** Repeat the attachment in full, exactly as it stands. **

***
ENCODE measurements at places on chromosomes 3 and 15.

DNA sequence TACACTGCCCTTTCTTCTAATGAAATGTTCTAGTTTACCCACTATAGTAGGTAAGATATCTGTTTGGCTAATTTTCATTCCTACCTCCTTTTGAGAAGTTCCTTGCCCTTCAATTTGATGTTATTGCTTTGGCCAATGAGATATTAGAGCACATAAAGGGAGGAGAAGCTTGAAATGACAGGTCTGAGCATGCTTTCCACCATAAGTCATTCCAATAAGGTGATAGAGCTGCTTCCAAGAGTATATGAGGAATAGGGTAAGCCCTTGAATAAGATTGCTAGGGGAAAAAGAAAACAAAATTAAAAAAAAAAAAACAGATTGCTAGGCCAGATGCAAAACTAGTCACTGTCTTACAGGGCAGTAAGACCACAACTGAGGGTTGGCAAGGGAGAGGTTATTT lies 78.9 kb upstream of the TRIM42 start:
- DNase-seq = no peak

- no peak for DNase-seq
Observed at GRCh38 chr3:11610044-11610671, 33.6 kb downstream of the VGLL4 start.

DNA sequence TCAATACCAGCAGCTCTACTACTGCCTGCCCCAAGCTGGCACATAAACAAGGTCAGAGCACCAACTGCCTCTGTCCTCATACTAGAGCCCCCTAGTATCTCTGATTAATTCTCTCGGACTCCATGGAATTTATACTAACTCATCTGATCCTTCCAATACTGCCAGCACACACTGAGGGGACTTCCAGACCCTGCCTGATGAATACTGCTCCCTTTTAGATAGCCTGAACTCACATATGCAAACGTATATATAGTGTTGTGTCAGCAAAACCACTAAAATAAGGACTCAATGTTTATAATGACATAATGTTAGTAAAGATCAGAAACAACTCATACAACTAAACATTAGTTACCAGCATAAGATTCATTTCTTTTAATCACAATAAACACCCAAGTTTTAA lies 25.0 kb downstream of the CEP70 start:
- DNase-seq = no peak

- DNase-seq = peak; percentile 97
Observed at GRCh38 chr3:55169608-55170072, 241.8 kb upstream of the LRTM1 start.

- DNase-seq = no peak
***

ENCODE measurements at places on chromosomes 3 and 15.

DNA sequence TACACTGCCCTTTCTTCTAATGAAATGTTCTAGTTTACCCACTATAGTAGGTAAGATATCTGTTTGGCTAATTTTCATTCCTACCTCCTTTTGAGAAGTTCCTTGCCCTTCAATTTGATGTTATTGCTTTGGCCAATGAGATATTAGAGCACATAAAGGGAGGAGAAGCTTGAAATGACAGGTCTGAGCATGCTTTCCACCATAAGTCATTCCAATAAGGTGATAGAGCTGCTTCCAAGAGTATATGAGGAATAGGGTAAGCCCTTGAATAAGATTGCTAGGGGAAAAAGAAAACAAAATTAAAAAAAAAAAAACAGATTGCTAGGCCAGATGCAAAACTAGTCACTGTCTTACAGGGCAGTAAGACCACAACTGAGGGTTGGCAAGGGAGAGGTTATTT lies 78.9 kb upstream of the TRIM42 start:
- DNase-seq = no peak

- no peak for DNase-seq
Observed at GRCh38 chr3:11610044-11610671, 33.6 kb downstream of the VGLL4 start.

DNA sequence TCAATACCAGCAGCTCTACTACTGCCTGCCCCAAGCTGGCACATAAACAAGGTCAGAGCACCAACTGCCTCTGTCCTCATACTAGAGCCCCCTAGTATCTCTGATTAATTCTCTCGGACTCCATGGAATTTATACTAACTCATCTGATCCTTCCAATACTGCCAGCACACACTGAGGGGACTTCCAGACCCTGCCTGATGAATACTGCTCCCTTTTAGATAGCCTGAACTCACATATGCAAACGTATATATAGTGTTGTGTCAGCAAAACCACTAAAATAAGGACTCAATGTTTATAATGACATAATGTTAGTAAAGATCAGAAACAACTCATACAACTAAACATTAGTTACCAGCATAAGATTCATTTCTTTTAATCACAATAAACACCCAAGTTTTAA lies 25.0 kb downstream of the CEP70 start:
- DNase-seq = no peak

- DNase-seq = peak; percentile 97
Observed at GRCh38 chr3:55169608-55170072, 241.8 kb upstream of the LRTM1 start.

- DNase-seq = no peak